I was distracted by the fans. There were more than just Uber chants from the Bleacher Creatures. Disgusting individuals representing an entire city and an even larger worldwide fan base spewed junk about mental illness and legal first names as if they could change the game at all. They did change the game in some ways; they ruined the experience for many fans around them and anyone reading the next of a million consecutive tweets about putrid fans. Each beer can be thrown to assault Astro fans, every vile word that was hurled did nothing to change the product of America’s pastime within the chalked white lines, but it tore down the foundations of baseball from the outside, ruining the experience for the people who just want to watch postseason baseball like me.

I was distracted by the smile on Chapman’s face when he literally took the Yankees season to the gallows and hanged it. He hung a slider and killed the season. Before checking Twitter, as I sat stunned from shock and still sweaty from my celebration of LeMahieu’s heroics the half-inning before, I noticed that smile. And I hypothesized as a competitor, Chapman was involuntarily smiling not because he was happy or thought it was funny, but because he was shocked. He was upset. And I promise you he was more shocked and upset than any Yankee fan ever could be. However, it was just a hypothesis. I cannot know what Chapman was feeling. How could I? And why would I want to delve into the emotions of one of the regular season’s best closer? He is dealing with heartbreak and failure in his own way. But Yankee fans will claim he enjoyed the home run and therefore ruined their postseason experience intentionally. But it is not about the Yankee fans. It is about the New York Yankees and throughout this whole postseason, Yankee fans made everything about themselves and distracted the world from baseball. They distracted me from baseball.

Maybe I wasn’t distracted though. Maybe I was in tune and locked into the most important aspects of this October. When I think back on the 2019 playoffs, these are all the things I will remember. I will remember the “dejuiced” baseball, the bad announcing, the sign stealing and evil fans in the crowd. Sure, it is impossible to forget one of the best innings in baseball history. The inning featured the Yankees’ season being saved with a desperate and heroic 10 pitch at-bat by the Yankee MVP and torn right back down with a violent swing from the 5’6 Altuve that could have torn down the wall in left field while bringing the Yankees’ season down with it.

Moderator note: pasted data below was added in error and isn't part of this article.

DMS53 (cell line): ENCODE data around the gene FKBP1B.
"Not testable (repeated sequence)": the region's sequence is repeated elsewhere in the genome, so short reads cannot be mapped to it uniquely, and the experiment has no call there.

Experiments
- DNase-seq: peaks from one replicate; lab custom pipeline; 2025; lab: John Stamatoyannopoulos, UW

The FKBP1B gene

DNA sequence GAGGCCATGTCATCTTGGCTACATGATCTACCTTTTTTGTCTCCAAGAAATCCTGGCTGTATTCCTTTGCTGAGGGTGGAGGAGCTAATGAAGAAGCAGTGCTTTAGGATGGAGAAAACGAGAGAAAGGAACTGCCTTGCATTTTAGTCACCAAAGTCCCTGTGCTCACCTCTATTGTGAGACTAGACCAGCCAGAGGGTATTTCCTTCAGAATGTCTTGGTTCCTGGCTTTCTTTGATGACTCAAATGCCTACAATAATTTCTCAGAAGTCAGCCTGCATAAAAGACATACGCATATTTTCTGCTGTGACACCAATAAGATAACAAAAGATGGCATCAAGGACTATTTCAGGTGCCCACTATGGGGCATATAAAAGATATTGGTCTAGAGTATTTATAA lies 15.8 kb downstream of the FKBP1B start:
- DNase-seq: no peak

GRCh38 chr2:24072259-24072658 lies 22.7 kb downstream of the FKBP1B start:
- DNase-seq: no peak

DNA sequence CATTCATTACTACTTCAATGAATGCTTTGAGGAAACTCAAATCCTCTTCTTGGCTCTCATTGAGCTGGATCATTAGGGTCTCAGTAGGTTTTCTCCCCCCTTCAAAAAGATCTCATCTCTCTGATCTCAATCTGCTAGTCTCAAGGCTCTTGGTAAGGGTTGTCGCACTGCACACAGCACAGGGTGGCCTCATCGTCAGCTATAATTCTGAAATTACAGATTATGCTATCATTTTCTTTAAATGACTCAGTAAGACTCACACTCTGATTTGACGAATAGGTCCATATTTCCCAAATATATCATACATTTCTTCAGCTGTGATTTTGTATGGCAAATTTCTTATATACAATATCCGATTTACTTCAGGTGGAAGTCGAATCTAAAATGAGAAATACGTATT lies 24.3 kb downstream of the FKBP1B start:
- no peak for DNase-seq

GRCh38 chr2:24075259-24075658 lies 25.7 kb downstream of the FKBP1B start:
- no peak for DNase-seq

But besides that, it is all the selfish drama drummed up by people with no effect on that game that I’ll remember.

And who is to blame? Sure, the Yankees fans, the media, Twitter…but also myself. I played right into this 21st-century attempt to take over baseball.

Maybe I am too old fashioned and no one my age shares in my distaste of the internet’s abusive relationship with baseball.  I am 20 years old and I still keep score by hand when I go to games. However, keeping the score from my couch still could not keep the internet trolls away. Maybe because I read Roger Angell or books on the 1970s Oakland A’s, I am conditioned to reminisce for a time when a brawl in the locker room before Game 1 of the World Series would not derail a team’s title chances. Or because I read biographies of the game’s greats like Roberto Clemente which makes me yearn for a time when the only off-field actions of a player resulted in an award being created in that player’s honor. But today’s game is not inherently better or worse than the ‘80s, ‘70s or ‘10s. It is all the artificial junk created online that distracts me from such a pristine on-field product.

I am scared for the future of baseball after this. These issues were brewing for a long time, but in October 2019 solemnly marks the occasion where I realized baseball is in danger. Where I realized the real theater for baseball is not in any of the cathedral-like stadiums anymore, but on the internet in the nest of a little white and bluebird. The game is being overrun by off-field issues. By anonymous Twitter accounts concerned more with the number of likes and followers rather than the number of runs their favorite team scores. By criticism of one of the world’s most esteemed announcers and one of the 1990s most esteemed pitchers. By evil fans.

Maybe turning Twitter off for 9 innings could save baseball, but good thing I will have it to distract me from the baseball-less winter that lies ominously ahead…right?

Featured Image: Wikimedia Commons, Reading Tom